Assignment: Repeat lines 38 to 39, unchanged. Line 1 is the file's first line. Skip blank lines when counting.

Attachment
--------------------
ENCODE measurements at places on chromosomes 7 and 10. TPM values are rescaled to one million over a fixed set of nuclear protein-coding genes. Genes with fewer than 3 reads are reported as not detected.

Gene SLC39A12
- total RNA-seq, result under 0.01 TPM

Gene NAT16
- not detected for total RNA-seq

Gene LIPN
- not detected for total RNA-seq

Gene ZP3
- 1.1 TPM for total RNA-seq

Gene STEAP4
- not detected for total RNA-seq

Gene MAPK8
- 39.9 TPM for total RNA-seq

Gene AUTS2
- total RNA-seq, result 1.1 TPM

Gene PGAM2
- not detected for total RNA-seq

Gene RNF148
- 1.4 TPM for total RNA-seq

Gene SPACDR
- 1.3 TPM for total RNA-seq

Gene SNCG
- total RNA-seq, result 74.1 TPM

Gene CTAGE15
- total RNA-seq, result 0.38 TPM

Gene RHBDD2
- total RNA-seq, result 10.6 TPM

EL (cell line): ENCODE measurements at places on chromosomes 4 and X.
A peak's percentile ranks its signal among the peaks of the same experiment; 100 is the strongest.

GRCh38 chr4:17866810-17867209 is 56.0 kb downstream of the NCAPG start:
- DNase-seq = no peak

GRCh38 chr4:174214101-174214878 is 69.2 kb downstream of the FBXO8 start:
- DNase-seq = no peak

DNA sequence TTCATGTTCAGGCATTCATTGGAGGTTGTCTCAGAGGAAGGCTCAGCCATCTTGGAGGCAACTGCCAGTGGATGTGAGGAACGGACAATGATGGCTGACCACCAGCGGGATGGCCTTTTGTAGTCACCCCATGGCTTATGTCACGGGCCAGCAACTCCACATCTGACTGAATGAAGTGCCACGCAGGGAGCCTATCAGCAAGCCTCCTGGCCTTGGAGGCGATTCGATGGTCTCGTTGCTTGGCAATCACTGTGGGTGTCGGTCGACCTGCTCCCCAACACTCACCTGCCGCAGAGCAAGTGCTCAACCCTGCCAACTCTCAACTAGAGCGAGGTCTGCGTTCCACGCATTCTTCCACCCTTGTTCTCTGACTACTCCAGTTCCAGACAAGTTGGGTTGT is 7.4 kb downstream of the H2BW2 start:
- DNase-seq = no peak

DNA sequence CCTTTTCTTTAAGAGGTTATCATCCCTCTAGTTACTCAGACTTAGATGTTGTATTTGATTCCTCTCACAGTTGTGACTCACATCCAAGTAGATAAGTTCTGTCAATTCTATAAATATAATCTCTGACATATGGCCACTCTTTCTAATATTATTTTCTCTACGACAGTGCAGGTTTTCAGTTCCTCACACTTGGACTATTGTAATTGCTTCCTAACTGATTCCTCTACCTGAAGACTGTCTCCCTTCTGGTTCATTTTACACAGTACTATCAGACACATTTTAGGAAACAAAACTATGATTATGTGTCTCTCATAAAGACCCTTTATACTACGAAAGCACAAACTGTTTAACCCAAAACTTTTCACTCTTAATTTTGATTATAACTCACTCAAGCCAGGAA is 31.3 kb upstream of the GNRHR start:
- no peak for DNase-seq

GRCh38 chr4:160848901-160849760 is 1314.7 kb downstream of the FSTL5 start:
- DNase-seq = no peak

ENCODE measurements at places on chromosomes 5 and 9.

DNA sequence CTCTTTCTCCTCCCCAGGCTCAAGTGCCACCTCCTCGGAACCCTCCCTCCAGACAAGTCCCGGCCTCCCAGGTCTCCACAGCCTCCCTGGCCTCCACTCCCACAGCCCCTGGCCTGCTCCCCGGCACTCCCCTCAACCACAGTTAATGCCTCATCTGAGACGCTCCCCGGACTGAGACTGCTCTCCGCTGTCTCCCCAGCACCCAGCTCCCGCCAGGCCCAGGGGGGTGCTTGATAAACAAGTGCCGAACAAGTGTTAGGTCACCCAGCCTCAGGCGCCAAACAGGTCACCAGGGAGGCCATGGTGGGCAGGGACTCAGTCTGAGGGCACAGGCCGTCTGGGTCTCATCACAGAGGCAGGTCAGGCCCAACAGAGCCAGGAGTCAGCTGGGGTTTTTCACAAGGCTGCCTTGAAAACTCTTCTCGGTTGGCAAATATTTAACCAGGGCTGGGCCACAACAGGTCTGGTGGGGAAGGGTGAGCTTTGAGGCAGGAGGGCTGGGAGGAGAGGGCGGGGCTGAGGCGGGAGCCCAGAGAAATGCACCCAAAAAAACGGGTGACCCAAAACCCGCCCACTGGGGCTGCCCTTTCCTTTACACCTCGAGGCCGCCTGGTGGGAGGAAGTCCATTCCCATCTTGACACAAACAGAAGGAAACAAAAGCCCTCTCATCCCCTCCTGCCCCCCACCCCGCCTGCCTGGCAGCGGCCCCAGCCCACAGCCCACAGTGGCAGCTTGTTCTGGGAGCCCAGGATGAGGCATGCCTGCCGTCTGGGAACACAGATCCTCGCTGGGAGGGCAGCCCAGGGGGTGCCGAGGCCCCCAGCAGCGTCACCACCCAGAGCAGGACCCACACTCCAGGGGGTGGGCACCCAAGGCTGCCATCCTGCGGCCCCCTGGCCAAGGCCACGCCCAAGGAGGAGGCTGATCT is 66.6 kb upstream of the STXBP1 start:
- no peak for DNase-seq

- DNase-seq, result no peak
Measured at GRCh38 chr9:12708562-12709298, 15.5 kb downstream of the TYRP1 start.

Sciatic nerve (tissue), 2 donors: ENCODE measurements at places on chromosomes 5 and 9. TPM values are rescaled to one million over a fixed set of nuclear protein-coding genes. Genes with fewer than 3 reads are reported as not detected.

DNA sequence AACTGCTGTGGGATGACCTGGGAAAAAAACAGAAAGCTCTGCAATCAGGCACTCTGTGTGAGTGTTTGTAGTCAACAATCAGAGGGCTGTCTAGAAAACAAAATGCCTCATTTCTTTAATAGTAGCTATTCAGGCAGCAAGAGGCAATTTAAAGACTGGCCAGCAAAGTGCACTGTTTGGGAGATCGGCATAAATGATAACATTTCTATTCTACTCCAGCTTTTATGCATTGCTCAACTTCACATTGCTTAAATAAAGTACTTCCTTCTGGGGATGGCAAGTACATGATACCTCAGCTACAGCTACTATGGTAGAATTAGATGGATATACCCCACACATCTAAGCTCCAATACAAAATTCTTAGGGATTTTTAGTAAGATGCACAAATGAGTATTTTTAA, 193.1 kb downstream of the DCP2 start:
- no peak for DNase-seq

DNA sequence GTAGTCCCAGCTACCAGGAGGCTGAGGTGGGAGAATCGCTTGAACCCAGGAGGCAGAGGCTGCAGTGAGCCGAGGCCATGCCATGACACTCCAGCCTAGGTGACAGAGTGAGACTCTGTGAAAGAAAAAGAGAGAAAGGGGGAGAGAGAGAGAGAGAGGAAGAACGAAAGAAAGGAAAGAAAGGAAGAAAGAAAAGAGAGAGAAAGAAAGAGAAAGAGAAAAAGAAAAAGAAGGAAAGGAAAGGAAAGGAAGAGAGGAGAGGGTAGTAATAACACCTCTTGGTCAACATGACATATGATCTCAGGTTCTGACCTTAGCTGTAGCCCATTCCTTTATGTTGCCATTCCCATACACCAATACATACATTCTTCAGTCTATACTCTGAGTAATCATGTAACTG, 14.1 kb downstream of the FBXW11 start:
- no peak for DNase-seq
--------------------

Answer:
GRCh38 chr4:160848901-160849760 is 1314.7 kb downstream of the FSTL5 start:
- DNase-seq = no peak